Contingency is essentially a place where a recruiter and a new client can get to know each other better, with a view to it leading to a more meaningful relationship further down the road.  It’s also the most logical starting point for trainee recruiters to cut their teeth.
    The aspect of retained that most agency recruiters have a problem with is HAVING to fill jobs.  It’s a level of commitment they’re just not used to and is the key differentiator between them and their inhouse counterparts.  Inhouse recruiters have to be good at recruiting, contingency recruiters have to be good at an entirely different skill – namely trading candidates around the fringes of other people’s hiring initiatives.
    I guess a lot of it comes down to whether agency recruiters want to evolve and become good at actual recruitment, rather than the spot-trading they mostly currently do.
    Jez, I have developed a 5 Stage Recruitment Sales Journey as part of a training course I’m developing on how to evolve an agency desk from contingency to one that is predominately retained.  If you’d like a copy, feel free to ask.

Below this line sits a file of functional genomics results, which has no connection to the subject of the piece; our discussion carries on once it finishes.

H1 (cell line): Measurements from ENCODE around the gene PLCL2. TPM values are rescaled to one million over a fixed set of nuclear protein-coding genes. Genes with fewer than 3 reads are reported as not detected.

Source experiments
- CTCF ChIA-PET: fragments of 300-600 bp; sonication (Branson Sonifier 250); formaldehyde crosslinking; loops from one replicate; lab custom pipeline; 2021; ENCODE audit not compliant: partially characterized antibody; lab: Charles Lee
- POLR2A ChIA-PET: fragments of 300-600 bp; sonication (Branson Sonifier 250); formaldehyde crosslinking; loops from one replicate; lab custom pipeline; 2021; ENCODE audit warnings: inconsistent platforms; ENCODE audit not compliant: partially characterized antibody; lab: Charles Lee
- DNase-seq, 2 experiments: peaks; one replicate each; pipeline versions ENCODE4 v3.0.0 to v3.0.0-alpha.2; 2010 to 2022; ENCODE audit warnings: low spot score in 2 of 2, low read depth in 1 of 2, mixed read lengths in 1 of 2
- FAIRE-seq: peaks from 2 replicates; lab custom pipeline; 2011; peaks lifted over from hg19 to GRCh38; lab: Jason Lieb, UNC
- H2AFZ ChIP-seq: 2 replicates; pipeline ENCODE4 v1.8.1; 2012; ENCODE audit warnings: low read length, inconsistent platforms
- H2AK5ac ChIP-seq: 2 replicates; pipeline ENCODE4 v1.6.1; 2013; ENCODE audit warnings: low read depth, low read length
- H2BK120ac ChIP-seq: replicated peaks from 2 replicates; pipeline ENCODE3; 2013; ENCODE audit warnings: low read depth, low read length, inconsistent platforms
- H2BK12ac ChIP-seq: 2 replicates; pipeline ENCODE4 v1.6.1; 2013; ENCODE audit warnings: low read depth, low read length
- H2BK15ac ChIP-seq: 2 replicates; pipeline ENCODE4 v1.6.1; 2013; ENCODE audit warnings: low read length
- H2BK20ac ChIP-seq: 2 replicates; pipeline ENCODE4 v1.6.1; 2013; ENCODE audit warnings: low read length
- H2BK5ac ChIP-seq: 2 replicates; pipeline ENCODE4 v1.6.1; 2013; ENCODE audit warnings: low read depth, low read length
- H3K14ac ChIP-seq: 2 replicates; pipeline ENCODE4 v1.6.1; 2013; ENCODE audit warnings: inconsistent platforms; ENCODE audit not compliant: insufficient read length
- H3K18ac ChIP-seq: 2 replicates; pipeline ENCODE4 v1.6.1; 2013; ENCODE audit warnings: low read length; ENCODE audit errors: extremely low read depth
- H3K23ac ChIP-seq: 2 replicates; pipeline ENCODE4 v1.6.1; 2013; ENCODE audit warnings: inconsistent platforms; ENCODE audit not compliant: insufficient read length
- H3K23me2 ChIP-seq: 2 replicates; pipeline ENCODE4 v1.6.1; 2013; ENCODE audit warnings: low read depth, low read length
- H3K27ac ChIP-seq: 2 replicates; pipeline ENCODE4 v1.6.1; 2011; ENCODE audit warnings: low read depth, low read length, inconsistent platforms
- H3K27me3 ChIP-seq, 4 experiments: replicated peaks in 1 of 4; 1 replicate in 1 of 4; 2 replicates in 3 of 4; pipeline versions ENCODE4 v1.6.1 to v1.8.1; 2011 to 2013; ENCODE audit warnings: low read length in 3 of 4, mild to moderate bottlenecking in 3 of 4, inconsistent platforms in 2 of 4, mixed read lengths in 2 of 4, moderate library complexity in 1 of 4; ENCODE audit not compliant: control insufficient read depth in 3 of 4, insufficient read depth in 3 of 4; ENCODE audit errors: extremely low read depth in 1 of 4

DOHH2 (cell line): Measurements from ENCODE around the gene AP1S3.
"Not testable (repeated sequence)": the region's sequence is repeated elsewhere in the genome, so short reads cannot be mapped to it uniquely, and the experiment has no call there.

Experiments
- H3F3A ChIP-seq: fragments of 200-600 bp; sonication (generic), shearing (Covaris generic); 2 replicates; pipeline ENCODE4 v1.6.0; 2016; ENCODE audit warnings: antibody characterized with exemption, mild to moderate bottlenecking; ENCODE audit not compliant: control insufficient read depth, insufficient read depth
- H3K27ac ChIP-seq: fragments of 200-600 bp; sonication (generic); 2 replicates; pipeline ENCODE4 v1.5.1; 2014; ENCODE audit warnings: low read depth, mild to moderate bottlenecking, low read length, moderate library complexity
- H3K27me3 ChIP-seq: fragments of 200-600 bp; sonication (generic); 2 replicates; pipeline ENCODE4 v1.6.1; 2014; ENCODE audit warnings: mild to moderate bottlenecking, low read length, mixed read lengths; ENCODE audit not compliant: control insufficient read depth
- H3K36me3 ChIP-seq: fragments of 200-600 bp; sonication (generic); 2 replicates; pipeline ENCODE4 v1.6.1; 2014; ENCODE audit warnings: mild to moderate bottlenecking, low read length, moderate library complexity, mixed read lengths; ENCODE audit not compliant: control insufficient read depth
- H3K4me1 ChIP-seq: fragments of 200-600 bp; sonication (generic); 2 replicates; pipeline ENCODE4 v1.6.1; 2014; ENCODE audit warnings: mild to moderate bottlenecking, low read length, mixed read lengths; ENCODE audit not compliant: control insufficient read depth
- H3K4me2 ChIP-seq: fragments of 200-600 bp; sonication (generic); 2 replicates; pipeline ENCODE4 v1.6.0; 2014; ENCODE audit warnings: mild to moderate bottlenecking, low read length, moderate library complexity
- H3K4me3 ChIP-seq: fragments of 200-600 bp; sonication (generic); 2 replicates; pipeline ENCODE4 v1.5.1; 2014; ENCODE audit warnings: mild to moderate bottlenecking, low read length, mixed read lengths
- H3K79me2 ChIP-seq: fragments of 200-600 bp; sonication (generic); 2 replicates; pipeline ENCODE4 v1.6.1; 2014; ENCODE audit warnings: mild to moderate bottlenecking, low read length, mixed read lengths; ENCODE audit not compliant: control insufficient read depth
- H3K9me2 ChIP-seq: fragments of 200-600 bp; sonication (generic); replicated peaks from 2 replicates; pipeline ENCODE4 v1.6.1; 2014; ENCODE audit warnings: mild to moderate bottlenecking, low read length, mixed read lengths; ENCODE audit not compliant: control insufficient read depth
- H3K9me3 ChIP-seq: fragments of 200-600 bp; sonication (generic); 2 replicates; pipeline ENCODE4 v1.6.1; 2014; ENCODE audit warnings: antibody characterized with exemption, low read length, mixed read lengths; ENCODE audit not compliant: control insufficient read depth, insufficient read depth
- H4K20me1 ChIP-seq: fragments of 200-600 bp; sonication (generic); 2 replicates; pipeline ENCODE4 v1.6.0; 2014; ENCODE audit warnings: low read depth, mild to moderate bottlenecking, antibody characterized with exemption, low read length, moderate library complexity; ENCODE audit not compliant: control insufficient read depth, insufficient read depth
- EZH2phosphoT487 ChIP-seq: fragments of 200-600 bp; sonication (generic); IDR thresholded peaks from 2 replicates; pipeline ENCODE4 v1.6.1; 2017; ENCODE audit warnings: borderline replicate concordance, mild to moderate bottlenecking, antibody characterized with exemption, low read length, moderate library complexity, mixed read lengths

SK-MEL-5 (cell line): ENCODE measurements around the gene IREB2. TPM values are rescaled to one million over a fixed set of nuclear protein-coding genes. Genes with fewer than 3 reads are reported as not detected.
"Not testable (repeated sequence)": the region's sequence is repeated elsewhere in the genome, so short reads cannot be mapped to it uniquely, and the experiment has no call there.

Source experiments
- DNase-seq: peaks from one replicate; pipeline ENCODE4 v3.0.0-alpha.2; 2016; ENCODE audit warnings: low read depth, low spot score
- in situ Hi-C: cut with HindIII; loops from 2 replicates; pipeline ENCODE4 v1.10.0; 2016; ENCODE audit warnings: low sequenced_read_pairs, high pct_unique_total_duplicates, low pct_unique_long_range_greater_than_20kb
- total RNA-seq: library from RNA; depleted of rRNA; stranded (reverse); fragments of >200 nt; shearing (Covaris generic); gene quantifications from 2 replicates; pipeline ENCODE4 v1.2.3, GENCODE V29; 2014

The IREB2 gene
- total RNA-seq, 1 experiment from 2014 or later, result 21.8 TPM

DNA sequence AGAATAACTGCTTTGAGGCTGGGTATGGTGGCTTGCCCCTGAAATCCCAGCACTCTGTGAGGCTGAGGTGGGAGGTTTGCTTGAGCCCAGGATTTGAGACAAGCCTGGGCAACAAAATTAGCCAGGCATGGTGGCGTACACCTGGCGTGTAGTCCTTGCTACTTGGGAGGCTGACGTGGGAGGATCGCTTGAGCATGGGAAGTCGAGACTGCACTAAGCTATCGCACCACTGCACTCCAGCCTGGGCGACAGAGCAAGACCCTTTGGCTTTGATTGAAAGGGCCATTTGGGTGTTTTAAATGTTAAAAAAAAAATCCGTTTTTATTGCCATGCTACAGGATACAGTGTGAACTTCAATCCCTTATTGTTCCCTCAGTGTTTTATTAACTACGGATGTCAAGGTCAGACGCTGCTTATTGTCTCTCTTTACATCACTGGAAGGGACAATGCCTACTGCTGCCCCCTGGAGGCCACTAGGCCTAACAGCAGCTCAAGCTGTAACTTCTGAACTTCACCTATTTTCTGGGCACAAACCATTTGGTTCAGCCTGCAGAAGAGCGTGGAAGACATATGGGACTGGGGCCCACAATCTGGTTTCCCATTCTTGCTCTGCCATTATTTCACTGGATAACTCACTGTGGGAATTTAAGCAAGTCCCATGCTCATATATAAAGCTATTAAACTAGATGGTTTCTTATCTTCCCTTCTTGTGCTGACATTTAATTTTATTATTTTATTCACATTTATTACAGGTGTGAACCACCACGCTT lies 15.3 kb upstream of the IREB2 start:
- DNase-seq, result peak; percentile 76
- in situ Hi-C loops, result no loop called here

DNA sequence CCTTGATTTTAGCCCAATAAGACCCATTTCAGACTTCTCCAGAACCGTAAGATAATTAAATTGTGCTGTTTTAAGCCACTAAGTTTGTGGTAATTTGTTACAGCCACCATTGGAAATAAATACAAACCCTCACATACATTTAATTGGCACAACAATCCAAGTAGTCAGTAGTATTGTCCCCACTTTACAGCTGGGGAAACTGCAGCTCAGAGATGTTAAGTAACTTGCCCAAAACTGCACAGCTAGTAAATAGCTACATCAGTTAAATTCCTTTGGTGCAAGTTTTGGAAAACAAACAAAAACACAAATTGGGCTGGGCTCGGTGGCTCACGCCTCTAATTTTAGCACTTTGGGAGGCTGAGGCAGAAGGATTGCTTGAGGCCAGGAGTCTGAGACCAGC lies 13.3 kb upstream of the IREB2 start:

6. mitchsullivan All valid points Mitch. Contingency is a great way to cut the mustard and to build long term relationships. Clients will keep buying if the trust was based on good communication and delivery. Sourcing is central to future success in recruitment. The window of opportunity from job spec to quality resumes out is getting shorter due to our obsession for instant gratification driven by digital media. Sourcing tools are getting smarter and delivering more accurate and faster results then ever before. Recruiters have to embrace such tools then layer their excellent interpersonal skills on top to continue to stay ahead.